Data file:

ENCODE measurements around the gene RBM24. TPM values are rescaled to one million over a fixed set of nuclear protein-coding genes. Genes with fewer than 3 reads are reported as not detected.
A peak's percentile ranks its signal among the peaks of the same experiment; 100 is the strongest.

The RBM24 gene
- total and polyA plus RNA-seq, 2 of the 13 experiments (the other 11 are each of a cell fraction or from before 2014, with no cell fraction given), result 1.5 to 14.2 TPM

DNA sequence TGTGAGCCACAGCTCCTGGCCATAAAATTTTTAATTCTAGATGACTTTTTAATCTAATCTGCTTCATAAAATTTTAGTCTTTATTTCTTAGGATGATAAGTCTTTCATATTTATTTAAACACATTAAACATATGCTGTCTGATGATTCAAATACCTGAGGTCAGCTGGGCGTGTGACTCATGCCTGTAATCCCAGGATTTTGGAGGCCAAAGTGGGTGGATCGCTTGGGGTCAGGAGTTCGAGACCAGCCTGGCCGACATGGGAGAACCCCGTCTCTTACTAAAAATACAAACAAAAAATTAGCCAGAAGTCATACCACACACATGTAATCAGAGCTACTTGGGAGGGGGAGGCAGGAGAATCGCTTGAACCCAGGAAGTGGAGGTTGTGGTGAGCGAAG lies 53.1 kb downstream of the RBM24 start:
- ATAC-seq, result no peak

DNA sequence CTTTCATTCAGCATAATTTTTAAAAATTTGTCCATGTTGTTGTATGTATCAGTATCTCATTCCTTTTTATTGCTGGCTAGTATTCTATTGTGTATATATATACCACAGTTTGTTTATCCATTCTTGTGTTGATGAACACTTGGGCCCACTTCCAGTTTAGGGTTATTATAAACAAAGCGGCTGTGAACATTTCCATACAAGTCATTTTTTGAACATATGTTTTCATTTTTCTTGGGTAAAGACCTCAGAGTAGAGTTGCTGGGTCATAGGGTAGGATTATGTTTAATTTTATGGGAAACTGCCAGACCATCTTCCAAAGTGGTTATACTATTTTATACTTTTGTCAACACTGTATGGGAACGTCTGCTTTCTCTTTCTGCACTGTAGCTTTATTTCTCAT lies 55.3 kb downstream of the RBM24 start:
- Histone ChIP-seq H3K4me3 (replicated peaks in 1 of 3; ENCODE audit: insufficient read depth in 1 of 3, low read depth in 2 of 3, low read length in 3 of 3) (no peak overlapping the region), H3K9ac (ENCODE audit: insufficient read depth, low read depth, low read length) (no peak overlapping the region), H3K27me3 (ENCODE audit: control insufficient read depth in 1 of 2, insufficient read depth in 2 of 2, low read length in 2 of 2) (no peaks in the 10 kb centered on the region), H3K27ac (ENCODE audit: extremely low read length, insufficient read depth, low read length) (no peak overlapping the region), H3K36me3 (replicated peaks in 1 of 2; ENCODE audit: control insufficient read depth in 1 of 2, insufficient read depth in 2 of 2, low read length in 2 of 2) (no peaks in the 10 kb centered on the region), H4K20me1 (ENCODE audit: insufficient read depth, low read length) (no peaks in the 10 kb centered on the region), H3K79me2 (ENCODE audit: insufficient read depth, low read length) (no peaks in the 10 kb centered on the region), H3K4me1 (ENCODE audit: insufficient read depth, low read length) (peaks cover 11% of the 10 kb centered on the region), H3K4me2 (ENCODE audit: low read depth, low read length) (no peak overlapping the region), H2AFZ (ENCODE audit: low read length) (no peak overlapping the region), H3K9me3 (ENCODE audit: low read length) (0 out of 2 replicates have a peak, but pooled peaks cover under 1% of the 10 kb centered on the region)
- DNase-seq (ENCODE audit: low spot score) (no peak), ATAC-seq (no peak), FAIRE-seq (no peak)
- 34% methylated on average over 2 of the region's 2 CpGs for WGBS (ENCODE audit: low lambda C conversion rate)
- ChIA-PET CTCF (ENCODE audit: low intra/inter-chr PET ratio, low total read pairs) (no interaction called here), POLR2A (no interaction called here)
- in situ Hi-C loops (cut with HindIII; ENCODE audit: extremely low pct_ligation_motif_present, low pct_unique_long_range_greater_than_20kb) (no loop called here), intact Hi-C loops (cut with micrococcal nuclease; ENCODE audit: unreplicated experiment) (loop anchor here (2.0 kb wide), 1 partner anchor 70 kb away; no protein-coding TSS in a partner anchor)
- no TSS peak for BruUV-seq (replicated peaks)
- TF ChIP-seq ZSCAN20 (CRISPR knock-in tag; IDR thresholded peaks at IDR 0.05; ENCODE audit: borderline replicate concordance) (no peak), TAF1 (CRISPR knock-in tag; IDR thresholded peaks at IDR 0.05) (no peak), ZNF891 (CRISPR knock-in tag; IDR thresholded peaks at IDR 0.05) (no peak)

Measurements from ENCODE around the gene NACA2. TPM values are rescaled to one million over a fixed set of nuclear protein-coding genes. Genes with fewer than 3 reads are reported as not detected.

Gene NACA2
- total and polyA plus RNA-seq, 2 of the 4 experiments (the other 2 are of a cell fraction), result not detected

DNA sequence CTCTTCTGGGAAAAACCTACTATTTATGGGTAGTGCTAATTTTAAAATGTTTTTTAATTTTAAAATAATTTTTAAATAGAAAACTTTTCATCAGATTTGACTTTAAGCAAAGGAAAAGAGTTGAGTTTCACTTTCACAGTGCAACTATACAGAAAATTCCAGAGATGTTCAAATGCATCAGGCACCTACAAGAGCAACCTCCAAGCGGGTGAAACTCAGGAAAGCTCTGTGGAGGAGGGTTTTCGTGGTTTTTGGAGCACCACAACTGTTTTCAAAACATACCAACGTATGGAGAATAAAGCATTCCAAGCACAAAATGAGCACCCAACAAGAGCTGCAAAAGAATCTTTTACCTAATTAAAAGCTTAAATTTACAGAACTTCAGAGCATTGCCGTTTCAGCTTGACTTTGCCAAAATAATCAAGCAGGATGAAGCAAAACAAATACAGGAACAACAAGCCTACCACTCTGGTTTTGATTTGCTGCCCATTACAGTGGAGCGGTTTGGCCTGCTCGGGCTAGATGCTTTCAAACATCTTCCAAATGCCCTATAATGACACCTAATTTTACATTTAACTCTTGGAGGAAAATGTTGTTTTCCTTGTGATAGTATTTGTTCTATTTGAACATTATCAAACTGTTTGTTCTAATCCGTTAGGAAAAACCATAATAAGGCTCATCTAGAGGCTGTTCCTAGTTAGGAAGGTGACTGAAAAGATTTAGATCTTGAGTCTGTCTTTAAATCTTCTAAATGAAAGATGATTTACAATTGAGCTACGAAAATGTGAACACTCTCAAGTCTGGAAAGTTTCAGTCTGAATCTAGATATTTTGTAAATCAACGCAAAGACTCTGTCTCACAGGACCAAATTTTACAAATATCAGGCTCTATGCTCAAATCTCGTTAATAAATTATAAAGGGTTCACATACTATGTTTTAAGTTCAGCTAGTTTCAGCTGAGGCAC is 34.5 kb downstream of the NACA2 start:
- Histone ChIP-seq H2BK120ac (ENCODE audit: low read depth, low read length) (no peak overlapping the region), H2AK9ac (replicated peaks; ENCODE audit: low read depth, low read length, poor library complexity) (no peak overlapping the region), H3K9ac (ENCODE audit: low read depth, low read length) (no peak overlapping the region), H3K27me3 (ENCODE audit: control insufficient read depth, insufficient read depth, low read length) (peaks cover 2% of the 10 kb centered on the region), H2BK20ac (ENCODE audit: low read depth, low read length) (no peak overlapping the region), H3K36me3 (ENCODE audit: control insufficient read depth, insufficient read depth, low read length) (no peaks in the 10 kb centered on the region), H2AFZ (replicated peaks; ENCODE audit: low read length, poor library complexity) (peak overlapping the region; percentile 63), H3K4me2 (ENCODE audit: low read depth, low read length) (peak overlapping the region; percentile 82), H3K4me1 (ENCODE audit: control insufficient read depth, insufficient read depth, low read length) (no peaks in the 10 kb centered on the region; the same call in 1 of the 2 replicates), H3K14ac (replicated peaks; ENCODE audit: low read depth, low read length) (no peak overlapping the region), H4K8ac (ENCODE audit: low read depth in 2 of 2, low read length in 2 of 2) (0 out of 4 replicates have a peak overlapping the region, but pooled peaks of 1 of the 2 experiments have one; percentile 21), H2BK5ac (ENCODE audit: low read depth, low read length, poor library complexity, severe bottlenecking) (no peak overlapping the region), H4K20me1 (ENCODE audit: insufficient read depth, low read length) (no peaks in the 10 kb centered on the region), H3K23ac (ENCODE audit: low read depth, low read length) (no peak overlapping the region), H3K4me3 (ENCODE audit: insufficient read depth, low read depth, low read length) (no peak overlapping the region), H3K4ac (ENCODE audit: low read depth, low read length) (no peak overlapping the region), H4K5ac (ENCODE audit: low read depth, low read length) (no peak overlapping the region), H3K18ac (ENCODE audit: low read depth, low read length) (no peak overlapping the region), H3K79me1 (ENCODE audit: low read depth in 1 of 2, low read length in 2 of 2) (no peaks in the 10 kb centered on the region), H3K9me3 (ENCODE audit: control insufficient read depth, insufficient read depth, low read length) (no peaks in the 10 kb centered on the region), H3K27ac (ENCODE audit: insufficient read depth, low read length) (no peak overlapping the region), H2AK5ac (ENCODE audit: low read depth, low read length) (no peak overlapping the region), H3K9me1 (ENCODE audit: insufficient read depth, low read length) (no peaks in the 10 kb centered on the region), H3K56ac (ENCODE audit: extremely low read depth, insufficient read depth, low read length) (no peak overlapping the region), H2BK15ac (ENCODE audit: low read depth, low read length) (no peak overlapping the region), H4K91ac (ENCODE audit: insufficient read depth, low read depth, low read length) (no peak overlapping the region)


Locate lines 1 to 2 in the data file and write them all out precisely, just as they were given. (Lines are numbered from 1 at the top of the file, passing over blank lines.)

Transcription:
ENCODE measurements around the gene RBM24. TPM values are rescaled to one million over a fixed set of nuclear protein-coding genes. Genes with fewer than 3 reads are reported as not detected.
A peak's percentile ranks its signal among the peaks of the same experiment; 100 is the strongest.